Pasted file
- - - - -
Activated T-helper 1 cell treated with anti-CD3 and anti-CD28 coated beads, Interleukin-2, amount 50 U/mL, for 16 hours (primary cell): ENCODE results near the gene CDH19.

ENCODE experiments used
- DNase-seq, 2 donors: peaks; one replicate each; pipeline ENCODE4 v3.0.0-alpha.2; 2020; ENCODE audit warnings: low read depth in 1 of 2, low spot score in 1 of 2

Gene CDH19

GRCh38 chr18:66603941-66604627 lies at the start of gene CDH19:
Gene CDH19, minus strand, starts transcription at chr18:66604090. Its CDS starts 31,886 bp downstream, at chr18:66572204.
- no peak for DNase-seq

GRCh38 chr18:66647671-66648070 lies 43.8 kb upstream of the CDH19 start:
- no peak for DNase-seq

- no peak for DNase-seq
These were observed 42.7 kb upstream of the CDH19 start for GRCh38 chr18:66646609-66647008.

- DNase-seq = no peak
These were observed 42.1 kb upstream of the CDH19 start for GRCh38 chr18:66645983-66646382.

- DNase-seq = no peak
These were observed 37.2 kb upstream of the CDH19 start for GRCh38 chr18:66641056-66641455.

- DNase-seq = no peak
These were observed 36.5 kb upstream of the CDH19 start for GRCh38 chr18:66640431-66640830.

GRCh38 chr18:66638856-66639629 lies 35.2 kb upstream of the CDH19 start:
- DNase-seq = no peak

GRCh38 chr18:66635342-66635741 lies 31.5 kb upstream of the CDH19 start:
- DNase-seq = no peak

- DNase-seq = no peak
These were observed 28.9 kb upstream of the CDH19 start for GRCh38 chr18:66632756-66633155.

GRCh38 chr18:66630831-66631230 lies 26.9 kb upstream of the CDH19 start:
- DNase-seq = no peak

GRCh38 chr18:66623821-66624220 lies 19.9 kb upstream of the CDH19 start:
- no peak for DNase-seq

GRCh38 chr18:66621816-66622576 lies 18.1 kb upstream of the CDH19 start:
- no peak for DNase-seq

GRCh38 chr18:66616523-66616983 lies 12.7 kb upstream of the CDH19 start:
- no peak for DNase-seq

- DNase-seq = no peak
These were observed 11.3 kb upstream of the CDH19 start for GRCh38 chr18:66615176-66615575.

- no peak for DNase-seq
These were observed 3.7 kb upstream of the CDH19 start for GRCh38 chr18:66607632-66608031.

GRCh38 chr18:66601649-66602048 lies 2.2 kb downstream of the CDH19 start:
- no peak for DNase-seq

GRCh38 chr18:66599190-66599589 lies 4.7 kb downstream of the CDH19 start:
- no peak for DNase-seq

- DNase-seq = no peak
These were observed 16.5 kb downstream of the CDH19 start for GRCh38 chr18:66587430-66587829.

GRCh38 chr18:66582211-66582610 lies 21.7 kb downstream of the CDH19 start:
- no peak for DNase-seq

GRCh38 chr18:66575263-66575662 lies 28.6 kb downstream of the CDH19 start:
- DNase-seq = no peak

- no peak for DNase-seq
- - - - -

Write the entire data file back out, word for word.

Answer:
Activated T-helper 1 cell treated with anti-CD3 and anti-CD28 coated beads, Interleukin-2, amount 50 U/mL, for 16 hours (primary cell): ENCODE results near the gene CDH19.

ENCODE experiments used
- DNase-seq, 2 donors: peaks; one replicate each; pipeline ENCODE4 v3.0.0-alpha.2; 2020; ENCODE audit warnings: low read depth in 1 of 2, low spot score in 1 of 2

Gene CDH19

GRCh38 chr18:66603941-66604627 lies at the start of gene CDH19:
Gene CDH19, minus strand, starts transcription at chr18:66604090. Its CDS starts 31,886 bp downstream, at chr18:66572204.
- no peak for DNase-seq

GRCh38 chr18:66647671-66648070 lies 43.8 kb upstream of the CDH19 start:
- no peak for DNase-seq

- no peak for DNase-seq
These were observed 42.7 kb upstream of the CDH19 start for GRCh38 chr18:66646609-66647008.

- DNase-seq = no peak
These were observed 42.1 kb upstream of the CDH19 start for GRCh38 chr18:66645983-66646382.

- DNase-seq = no peak
These were observed 37.2 kb upstream of the CDH19 start for GRCh38 chr18:66641056-66641455.

- DNase-seq = no peak
These were observed 36.5 kb upstream of the CDH19 start for GRCh38 chr18:66640431-66640830.

GRCh38 chr18:66638856-66639629 lies 35.2 kb upstream of the CDH19 start:
- DNase-seq = no peak

GRCh38 chr18:66635342-66635741 lies 31.5 kb upstream of the CDH19 start:
- DNase-seq = no peak

- DNase-seq = no peak
These were observed 28.9 kb upstream of the CDH19 start for GRCh38 chr18:66632756-66633155.

GRCh38 chr18:66630831-66631230 lies 26.9 kb upstream of the CDH19 start:
- DNase-seq = no peak

GRCh38 chr18:66623821-66624220 lies 19.9 kb upstream of the CDH19 start:
- no peak for DNase-seq

GRCh38 chr18:66621816-66622576 lies 18.1 kb upstream of the CDH19 start:
- no peak for DNase-seq

GRCh38 chr18:66616523-66616983 lies 12.7 kb upstream of the CDH19 start:
- no peak for DNase-seq

- DNase-seq = no peak
These were observed 11.3 kb upstream of the CDH19 start for GRCh38 chr18:66615176-66615575.

- no peak for DNase-seq
These were observed 3.7 kb upstream of the CDH19 start for GRCh38 chr18:66607632-66608031.

GRCh38 chr18:66601649-66602048 lies 2.2 kb downstream of the CDH19 start:
- no peak for DNase-seq

GRCh38 chr18:66599190-66599589 lies 4.7 kb downstream of the CDH19 start:
- no peak for DNase-seq

- DNase-seq = no peak
These were observed 16.5 kb downstream of the CDH19 start for GRCh38 chr18:66587430-66587829.

GRCh38 chr18:66582211-66582610 lies 21.7 kb downstream of the CDH19 start:
- no peak for DNase-seq

GRCh38 chr18:66575263-66575662 lies 28.6 kb downstream of the CDH19 start:
- DNase-seq = no peak

- no peak for DNase-seq